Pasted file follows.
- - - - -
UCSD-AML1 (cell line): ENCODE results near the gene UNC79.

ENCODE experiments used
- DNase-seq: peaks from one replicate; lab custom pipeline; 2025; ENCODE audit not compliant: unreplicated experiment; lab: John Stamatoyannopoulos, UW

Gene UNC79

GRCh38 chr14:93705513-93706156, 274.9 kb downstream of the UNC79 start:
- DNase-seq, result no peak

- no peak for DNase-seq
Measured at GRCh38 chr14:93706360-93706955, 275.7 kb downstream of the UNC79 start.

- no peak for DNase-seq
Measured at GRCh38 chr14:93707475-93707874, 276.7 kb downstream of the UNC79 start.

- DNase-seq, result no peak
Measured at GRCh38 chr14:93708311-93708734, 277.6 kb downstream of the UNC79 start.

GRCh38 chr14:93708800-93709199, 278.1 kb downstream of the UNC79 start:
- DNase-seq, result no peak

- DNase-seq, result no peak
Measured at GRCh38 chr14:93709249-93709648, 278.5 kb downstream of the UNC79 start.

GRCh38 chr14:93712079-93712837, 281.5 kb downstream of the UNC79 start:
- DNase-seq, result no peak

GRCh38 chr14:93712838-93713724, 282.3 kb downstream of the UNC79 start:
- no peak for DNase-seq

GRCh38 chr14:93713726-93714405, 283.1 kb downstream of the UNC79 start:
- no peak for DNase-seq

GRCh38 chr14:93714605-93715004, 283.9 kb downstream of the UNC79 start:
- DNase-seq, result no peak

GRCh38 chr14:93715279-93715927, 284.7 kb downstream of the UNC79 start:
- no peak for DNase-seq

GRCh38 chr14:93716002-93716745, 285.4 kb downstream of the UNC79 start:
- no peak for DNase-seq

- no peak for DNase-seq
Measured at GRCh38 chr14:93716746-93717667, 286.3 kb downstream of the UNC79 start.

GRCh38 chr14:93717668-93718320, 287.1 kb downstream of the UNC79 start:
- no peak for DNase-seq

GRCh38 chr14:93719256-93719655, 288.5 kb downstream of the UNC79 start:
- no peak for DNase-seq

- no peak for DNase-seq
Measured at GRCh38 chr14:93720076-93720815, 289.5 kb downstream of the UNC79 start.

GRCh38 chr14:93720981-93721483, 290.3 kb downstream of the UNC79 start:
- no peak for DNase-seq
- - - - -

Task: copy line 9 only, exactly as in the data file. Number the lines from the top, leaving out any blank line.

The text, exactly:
- no peak for DNase-seq